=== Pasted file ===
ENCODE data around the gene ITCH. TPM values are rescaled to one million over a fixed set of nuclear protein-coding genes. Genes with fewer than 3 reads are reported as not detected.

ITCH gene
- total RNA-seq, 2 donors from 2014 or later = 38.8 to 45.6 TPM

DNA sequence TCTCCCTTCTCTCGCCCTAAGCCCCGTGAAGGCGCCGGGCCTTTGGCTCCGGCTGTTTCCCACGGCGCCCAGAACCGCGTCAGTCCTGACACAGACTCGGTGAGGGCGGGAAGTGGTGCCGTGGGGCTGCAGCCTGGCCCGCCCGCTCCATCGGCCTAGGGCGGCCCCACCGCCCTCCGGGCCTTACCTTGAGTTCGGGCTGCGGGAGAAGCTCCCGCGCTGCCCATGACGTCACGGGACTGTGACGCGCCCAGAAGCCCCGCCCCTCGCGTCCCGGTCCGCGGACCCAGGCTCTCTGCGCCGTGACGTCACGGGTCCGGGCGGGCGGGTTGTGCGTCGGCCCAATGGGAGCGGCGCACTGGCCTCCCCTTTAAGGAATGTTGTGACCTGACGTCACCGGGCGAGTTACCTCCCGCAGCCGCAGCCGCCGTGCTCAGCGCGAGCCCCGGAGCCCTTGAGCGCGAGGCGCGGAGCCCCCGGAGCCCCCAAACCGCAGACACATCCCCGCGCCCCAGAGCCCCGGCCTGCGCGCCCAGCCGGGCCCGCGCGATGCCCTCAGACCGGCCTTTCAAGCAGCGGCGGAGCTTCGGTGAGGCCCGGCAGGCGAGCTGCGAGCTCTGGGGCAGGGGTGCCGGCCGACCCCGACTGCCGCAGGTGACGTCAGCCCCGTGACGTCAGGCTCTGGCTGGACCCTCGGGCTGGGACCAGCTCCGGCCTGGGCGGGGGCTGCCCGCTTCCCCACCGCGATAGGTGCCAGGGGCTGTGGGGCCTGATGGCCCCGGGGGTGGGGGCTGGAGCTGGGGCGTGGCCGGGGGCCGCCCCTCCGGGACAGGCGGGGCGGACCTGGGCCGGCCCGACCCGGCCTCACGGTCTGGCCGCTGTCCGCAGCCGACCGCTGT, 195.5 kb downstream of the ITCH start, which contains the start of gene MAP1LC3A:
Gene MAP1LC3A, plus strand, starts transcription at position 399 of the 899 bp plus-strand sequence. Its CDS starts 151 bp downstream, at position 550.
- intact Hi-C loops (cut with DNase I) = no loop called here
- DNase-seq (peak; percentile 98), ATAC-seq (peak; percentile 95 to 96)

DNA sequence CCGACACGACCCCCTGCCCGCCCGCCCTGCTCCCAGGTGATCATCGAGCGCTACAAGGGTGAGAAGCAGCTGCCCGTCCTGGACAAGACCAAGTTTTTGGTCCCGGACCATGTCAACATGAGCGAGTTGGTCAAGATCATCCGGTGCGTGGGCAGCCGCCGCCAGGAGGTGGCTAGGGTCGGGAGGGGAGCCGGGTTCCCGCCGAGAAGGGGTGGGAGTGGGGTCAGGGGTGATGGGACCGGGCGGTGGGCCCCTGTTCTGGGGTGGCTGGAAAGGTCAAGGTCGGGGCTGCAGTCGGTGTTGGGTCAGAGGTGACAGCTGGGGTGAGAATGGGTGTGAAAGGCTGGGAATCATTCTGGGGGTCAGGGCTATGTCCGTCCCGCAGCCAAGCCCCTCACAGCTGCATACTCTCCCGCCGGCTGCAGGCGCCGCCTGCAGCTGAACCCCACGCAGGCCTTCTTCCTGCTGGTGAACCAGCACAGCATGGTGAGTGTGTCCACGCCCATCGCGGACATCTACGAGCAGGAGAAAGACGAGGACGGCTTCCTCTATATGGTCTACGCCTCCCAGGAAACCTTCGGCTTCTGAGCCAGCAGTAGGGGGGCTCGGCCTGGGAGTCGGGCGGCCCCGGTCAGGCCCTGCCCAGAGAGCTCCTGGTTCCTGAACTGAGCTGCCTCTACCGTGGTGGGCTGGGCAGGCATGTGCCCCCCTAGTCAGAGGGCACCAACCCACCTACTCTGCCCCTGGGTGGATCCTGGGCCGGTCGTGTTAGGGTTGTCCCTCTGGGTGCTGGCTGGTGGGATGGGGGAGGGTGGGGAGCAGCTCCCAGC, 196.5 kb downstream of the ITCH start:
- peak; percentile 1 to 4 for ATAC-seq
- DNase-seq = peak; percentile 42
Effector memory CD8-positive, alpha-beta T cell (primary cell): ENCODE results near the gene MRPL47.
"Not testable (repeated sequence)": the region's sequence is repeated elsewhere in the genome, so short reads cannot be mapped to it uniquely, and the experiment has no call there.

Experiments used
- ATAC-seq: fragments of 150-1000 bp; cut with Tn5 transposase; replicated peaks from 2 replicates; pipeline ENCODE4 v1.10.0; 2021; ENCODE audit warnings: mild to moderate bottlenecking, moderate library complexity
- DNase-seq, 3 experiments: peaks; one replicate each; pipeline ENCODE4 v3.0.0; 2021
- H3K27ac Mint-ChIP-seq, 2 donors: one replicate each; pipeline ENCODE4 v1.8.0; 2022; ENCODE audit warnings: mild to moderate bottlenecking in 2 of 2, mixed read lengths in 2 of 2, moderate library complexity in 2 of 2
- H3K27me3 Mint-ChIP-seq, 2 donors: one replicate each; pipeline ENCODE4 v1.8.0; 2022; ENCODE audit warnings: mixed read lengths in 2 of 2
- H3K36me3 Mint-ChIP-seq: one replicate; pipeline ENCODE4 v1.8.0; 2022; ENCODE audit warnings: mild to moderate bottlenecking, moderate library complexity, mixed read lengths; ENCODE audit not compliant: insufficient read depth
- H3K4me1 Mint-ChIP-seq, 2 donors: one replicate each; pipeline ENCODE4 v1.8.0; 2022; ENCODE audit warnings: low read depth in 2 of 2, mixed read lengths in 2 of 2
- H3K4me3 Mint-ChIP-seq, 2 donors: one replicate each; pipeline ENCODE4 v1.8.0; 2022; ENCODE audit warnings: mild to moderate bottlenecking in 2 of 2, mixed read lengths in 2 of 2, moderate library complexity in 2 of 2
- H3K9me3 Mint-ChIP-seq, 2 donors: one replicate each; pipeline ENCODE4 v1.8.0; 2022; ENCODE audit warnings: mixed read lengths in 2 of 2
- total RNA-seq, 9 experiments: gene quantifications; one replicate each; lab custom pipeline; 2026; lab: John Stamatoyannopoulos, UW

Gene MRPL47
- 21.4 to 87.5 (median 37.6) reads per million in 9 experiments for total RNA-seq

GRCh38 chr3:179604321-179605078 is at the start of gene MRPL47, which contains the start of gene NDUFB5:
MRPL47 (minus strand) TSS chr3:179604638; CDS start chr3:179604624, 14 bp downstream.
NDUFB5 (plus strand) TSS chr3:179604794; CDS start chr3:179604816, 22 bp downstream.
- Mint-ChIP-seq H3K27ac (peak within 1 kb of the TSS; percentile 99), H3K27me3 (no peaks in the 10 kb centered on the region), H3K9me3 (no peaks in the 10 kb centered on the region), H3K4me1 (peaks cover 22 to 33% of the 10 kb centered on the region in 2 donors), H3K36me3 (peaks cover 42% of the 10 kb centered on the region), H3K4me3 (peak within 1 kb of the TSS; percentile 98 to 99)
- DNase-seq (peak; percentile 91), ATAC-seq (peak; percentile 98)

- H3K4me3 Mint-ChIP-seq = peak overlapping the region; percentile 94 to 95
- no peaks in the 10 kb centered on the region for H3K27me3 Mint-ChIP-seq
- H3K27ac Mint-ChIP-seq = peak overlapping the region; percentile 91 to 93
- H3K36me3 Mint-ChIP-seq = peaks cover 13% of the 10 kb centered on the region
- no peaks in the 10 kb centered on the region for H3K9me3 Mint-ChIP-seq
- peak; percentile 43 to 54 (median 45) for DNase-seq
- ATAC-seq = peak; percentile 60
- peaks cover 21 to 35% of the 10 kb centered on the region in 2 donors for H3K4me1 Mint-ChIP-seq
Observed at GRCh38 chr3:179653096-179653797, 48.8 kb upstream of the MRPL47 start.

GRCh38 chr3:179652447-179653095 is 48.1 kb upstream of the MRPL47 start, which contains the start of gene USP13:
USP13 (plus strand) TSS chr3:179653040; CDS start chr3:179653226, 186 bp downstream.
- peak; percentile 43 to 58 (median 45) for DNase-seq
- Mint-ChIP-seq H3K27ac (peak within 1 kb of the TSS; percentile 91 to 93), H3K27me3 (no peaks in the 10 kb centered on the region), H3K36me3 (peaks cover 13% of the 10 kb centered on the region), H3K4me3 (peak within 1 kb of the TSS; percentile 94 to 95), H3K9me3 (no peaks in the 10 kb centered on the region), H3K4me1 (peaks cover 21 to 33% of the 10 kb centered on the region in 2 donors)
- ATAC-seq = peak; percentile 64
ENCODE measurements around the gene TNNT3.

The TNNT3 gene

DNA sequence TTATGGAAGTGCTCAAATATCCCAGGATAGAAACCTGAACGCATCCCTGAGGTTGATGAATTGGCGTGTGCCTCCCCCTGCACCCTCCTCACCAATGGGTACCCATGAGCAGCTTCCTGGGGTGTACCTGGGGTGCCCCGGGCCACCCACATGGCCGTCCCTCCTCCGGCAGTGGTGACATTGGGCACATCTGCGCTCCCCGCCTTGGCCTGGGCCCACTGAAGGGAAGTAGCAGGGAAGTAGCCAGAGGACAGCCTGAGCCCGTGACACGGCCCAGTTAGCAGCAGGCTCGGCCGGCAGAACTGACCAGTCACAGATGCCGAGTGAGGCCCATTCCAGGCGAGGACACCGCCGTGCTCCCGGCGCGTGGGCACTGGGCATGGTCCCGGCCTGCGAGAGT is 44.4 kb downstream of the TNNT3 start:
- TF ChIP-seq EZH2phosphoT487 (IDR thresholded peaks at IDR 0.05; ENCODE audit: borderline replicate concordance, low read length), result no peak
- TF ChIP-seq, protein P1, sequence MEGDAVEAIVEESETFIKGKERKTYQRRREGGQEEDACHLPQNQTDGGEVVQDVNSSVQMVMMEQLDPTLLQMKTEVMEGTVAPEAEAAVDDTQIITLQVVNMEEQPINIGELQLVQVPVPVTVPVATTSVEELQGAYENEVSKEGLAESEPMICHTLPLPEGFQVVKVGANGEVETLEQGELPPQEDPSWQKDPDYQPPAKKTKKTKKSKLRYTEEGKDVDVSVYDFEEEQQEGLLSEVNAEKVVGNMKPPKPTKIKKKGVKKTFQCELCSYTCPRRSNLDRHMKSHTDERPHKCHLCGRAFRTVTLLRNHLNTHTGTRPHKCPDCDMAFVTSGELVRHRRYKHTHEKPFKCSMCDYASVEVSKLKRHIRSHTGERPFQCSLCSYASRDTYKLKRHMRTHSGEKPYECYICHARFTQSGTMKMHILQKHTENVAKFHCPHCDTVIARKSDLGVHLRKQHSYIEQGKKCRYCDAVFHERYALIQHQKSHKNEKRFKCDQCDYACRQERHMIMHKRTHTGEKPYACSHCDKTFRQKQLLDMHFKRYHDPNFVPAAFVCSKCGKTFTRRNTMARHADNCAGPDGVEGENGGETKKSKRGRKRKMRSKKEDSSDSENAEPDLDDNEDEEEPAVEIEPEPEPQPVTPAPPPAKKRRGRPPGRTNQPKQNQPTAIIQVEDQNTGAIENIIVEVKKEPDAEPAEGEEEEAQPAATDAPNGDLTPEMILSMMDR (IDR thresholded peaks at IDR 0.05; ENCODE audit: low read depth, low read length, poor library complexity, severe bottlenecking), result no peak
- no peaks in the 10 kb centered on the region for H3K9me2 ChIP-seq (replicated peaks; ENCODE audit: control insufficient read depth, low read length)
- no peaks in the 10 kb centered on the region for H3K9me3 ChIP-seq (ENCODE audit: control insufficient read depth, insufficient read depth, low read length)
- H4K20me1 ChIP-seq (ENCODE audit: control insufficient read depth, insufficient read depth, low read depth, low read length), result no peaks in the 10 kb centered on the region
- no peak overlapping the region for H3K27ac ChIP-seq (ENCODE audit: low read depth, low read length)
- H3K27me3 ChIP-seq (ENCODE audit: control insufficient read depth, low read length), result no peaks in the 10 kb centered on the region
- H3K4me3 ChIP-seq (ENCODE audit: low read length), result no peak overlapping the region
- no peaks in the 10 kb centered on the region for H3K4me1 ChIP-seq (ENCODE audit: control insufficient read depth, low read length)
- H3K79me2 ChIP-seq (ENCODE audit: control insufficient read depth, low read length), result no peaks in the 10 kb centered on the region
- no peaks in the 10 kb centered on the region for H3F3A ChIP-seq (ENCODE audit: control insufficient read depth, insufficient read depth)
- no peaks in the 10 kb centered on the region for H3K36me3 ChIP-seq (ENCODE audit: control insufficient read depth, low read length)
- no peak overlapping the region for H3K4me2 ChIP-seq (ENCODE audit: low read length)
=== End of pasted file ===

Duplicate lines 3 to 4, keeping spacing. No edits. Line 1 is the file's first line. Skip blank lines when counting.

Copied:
- total RNA-seq, 2 donors from 2014 or later = 38.8 to 45.6 TPM

DNA sequence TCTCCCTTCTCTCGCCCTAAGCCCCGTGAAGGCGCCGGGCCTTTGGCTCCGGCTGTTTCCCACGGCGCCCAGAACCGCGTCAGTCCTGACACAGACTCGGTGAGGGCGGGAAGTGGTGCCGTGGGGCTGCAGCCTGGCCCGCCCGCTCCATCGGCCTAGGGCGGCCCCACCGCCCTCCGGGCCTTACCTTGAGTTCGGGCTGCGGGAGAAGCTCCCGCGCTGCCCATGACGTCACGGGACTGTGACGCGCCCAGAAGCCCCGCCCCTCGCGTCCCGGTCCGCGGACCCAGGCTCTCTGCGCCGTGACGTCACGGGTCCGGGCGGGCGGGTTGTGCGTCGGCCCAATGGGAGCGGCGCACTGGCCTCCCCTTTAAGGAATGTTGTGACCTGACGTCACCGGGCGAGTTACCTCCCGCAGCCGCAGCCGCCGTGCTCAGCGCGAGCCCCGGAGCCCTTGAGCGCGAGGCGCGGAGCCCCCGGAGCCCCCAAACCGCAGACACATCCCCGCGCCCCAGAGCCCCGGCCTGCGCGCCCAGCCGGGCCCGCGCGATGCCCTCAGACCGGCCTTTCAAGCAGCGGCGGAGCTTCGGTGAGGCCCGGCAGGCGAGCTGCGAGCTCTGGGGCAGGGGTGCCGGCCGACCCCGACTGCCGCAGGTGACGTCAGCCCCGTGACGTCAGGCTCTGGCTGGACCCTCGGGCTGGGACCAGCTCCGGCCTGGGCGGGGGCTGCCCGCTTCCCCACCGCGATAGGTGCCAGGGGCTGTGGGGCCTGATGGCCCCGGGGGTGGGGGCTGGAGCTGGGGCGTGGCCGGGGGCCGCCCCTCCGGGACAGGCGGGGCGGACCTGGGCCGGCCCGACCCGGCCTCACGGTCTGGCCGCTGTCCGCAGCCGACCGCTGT, 195.5 kb downstream of the ITCH start, which contains the start of gene MAP1LC3A: